Destruction of Habitat

Coral Bleaching

What Can We Do?

Some years ago I completed my scuba certification at one of the world’s most spectacular coral reefs, Australia’s Great Barrier Reef.

At that time, the reef was stunningly pristine, hosting an amazing variety of marine life. I was overwhelmed by the beautiful shapes and colors of the fish and coral and pledged then to continue diving throughout my life and to do what I can to preserve these beautiful places for generations to come. Needless to say, the devastation caused by coral bleaching in that area (I was certified near Port Douglass) breaks my heart. So, what can we do?

First, what is it? Coral bleaching occurs when coral expelsthe algae(zooxanthellae) that live in its tissue,depriving it of its major food source. If prolonged, this will eventually kill the coral.

Second, what’s causing it? There are many causes of coral bleaching including local factors like over fishing, excessive tourism, careless diving, pollution and storms and global factors like climate change and acidification. Scientists agree that the biggest single contributor, and perhaps the most difficult to control, is rising water temperatures caused by climate change.

Third, how important are reefs? Although I’m very clear on the value of coral reefs to me and other recreational divers, I was somewhat surprised to learn just how critical they are scientifically, socially and economically. Although they cover less than 1% of the earth’s surface, reefs are home to 25% of all knownmarine species and surpass even rainforests in their diversity1. Over 850 million people live within 100km of reefs2 and depend in large part on them for their sustenance. And, a recent attempt by the BBCto put a monetary value on the natural world's flora and fauna estimated that coral reefs are worth $9.9 trillion to the global economy3, or more than half the GDP of the United States. That number included the value of the fishing and tourism economies that coral reef support, as well as its ability to sequester carbon and mitigate storm damage.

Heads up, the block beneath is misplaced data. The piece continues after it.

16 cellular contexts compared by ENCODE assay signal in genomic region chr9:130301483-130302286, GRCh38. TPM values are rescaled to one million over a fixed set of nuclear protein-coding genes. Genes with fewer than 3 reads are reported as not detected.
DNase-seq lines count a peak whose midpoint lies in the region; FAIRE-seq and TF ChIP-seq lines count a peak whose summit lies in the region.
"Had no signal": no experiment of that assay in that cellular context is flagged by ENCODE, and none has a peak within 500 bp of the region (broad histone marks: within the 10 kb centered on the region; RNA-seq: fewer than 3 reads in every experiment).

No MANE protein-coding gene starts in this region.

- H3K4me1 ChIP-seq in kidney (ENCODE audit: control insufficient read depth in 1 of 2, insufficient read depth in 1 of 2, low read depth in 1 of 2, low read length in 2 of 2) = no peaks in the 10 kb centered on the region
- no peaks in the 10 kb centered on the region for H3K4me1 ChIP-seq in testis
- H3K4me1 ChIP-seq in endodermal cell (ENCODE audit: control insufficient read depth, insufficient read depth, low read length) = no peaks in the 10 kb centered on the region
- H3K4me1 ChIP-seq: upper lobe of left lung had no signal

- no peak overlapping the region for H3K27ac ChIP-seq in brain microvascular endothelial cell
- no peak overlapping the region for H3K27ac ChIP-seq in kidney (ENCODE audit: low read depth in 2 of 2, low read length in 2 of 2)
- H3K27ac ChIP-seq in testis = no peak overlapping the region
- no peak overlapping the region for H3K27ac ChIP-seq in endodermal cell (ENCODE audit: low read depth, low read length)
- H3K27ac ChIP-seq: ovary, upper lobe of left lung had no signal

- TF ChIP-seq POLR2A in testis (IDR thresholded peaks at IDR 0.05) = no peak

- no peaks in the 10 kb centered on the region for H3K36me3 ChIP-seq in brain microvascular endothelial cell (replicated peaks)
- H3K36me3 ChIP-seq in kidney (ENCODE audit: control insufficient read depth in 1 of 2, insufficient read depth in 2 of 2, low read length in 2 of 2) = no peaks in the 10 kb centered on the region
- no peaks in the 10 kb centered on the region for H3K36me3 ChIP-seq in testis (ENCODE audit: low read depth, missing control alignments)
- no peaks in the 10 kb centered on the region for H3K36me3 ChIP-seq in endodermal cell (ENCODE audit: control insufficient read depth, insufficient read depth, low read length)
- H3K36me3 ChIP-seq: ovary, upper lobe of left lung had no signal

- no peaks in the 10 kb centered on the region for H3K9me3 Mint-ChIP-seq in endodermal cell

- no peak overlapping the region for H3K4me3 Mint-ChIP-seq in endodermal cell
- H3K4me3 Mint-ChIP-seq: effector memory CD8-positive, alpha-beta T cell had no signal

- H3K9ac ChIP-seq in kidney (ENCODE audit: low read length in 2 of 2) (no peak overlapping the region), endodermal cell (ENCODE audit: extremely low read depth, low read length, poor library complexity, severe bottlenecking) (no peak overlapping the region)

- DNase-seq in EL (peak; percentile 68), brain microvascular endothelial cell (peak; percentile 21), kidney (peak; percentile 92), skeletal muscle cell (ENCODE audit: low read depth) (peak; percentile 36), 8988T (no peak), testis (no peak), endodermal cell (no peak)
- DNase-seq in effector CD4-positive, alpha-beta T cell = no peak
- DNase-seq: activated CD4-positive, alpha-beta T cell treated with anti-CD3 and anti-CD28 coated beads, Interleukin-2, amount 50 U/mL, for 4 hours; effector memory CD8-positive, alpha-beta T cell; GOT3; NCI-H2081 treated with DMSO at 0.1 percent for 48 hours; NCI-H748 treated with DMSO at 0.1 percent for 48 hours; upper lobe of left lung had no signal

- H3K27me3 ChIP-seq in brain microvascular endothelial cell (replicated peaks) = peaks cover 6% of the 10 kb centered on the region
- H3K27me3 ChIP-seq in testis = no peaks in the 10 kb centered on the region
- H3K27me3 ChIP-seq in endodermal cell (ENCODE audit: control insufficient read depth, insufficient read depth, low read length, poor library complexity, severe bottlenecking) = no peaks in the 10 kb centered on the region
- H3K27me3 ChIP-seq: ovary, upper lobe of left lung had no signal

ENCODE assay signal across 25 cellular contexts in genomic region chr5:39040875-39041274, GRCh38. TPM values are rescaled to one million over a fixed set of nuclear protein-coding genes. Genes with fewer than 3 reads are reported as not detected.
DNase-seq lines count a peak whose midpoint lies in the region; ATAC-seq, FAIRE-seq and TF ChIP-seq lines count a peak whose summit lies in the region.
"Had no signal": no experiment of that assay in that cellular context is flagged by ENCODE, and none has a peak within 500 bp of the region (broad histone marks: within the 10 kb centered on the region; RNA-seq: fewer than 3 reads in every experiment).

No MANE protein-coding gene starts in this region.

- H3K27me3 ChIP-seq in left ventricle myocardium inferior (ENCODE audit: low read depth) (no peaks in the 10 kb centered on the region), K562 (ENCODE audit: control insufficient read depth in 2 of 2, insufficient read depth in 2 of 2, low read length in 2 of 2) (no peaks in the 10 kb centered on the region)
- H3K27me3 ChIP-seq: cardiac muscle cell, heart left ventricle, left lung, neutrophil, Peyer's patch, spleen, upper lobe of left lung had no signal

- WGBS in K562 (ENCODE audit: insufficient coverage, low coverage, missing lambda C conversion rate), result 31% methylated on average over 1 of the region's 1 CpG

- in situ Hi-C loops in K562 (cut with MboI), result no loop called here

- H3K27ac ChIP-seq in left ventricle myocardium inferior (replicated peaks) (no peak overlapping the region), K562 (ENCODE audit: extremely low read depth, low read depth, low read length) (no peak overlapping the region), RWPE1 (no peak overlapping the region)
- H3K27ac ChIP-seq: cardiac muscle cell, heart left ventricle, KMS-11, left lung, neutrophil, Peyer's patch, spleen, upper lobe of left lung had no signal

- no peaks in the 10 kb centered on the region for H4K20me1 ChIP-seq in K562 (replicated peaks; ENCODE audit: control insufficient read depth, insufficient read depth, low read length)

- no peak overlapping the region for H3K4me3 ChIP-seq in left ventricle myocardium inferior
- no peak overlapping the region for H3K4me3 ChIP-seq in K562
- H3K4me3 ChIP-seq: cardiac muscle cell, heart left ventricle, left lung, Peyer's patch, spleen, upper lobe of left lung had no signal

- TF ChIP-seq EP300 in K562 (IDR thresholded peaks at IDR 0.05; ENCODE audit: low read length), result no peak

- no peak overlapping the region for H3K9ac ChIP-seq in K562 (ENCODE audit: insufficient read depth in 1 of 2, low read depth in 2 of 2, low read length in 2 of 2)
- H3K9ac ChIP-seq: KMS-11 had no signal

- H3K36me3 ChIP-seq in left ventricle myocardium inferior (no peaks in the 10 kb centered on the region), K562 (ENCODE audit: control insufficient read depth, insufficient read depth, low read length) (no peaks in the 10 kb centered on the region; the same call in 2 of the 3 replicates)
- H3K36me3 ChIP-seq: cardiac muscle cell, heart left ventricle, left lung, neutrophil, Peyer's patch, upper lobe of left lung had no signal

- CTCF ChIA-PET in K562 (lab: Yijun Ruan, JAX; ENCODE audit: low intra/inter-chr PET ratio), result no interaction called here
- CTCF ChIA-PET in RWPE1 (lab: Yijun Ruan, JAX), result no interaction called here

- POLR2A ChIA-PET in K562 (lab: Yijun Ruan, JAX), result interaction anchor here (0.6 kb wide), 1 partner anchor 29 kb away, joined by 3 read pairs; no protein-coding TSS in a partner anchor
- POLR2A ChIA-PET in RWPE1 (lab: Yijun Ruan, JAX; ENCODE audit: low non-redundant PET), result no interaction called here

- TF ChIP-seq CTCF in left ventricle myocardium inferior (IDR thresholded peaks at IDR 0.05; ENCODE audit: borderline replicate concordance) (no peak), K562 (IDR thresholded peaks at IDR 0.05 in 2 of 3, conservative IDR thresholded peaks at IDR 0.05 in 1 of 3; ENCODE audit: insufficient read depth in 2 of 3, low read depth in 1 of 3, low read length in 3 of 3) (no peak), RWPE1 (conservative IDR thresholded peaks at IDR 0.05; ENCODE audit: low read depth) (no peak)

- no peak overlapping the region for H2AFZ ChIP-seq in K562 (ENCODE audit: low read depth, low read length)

So, what can we do to attempt to save our coral reefs? There are several points of action. First, we should do all that we can to minimize human impact on coral reefs. Second, we should do what we can to improve the resiliency of coral reefs…to enable them to better resist disturbances and to fully recover from them, since we know disturbances will happen. Third, we should pursue research and known techniques to restore damaged reefs.

Ways to minimize human impact on coral reefs on a large scale involves management, coordination and education. Marine Protected Areas (MPAs) (and networks of MPAs)that restrict human activity have proven very effective, particularly with respect to over fishing which can result in excessive fleshy algae growth. Individually, we must all do our share to (i) walk/bike/bus/electric car whenever possible; (ii) avoid red meat (as emissions from livestock is estimated at 15% of all emissions4,…); (iii) avoid the purchase of coral jewelry to eliminate consumer markets that encourage coral destruction; (iv) minimize the use of fertilizers/pesticides; (v) minimize the purchase and use of all plastic products; (vi) keep garbage out of our oceans; (vii) purchase sustainably farmed or fished seafood (see http://www.seafoodwatch.org/); and (viii) use appropriate sunscreen (see http://www2.padi.com/blog/2013/06/27/coral-reef-safe-sunscreen-for-scuba-diving/).

We should also support organizations doing great work to improve the resiliency of coral reefs and to restore damaged reefs. Some of those organizations include: